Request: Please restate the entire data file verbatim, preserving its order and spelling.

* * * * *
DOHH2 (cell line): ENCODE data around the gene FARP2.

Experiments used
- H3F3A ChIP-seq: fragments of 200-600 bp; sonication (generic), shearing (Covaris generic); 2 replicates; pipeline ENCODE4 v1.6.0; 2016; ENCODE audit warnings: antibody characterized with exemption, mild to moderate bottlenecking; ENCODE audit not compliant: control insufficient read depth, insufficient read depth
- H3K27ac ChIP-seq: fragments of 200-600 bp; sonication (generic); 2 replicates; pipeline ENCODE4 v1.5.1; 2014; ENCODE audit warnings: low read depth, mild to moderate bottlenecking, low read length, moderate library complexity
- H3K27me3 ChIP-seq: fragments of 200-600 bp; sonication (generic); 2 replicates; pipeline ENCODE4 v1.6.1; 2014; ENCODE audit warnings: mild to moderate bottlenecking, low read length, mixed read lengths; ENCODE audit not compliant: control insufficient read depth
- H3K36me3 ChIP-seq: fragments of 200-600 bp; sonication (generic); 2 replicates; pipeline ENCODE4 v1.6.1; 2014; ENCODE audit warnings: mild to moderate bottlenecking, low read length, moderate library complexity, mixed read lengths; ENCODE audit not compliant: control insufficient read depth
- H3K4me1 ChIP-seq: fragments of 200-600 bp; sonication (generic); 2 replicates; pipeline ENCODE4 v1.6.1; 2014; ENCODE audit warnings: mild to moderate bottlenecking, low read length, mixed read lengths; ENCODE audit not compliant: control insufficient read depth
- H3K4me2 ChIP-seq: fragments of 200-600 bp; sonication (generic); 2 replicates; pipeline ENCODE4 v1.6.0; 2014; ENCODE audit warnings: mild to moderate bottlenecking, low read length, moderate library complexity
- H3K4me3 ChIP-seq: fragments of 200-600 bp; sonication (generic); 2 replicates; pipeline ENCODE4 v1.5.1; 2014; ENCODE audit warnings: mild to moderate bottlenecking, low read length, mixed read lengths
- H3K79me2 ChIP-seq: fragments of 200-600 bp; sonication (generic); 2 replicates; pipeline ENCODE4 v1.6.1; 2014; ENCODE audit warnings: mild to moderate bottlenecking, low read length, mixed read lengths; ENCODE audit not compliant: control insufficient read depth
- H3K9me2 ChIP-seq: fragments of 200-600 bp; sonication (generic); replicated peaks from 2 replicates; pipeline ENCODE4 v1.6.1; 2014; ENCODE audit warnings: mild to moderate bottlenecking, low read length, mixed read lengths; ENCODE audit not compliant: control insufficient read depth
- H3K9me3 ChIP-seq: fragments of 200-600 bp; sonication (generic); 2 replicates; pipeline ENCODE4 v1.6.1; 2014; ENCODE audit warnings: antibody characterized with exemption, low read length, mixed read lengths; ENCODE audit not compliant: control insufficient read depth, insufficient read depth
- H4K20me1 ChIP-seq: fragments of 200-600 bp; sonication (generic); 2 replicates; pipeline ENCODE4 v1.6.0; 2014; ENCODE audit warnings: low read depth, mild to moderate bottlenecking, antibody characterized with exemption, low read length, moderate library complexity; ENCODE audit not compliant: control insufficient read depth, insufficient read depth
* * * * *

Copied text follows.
DOHH2 (cell line): ENCODE data around the gene FARP2.

Experiments used
- H3F3A ChIP-seq: fragments of 200-600 bp; sonication (generic), shearing (Covaris generic); 2 replicates; pipeline ENCODE4 v1.6.0; 2016; ENCODE audit warnings: antibody characterized with exemption, mild to moderate bottlenecking; ENCODE audit not compliant: control insufficient read depth, insufficient read depth
- H3K27ac ChIP-seq: fragments of 200-600 bp; sonication (generic); 2 replicates; pipeline ENCODE4 v1.5.1; 2014; ENCODE audit warnings: low read depth, mild to moderate bottlenecking, low read length, moderate library complexity
- H3K27me3 ChIP-seq: fragments of 200-600 bp; sonication (generic); 2 replicates; pipeline ENCODE4 v1.6.1; 2014; ENCODE audit warnings: mild to moderate bottlenecking, low read length, mixed read lengths; ENCODE audit not compliant: control insufficient read depth
- H3K36me3 ChIP-seq: fragments of 200-600 bp; sonication (generic); 2 replicates; pipeline ENCODE4 v1.6.1; 2014; ENCODE audit warnings: mild to moderate bottlenecking, low read length, moderate library complexity, mixed read lengths; ENCODE audit not compliant: control insufficient read depth
- H3K4me1 ChIP-seq: fragments of 200-600 bp; sonication (generic); 2 replicates; pipeline ENCODE4 v1.6.1; 2014; ENCODE audit warnings: mild to moderate bottlenecking, low read length, mixed read lengths; ENCODE audit not compliant: control insufficient read depth
- H3K4me2 ChIP-seq: fragments of 200-600 bp; sonication (generic); 2 replicates; pipeline ENCODE4 v1.6.0; 2014; ENCODE audit warnings: mild to moderate bottlenecking, low read length, moderate library complexity
- H3K4me3 ChIP-seq: fragments of 200-600 bp; sonication (generic); 2 replicates; pipeline ENCODE4 v1.5.1; 2014; ENCODE audit warnings: mild to moderate bottlenecking, low read length, mixed read lengths
- H3K79me2 ChIP-seq: fragments of 200-600 bp; sonication (generic); 2 replicates; pipeline ENCODE4 v1.6.1; 2014; ENCODE audit warnings: mild to moderate bottlenecking, low read length, mixed read lengths; ENCODE audit not compliant: control insufficient read depth
- H3K9me2 ChIP-seq: fragments of 200-600 bp; sonication (generic); replicated peaks from 2 replicates; pipeline ENCODE4 v1.6.1; 2014; ENCODE audit warnings: mild to moderate bottlenecking, low read length, mixed read lengths; ENCODE audit not compliant: control insufficient read depth
- H3K9me3 ChIP-seq: fragments of 200-600 bp; sonication (generic); 2 replicates; pipeline ENCODE4 v1.6.1; 2014; ENCODE audit warnings: antibody characterized with exemption, low read length, mixed read lengths; ENCODE audit not compliant: control insufficient read depth, insufficient read depth
- H4K20me1 ChIP-seq: fragments of 200-600 bp; sonication (generic); 2 replicates; pipeline ENCODE4 v1.6.0; 2014; ENCODE audit warnings: low read depth, mild to moderate bottlenecking, antibody characterized with exemption, low read length, moderate library complexity; ENCODE audit not compliant: control insufficient read depth, insufficient read depth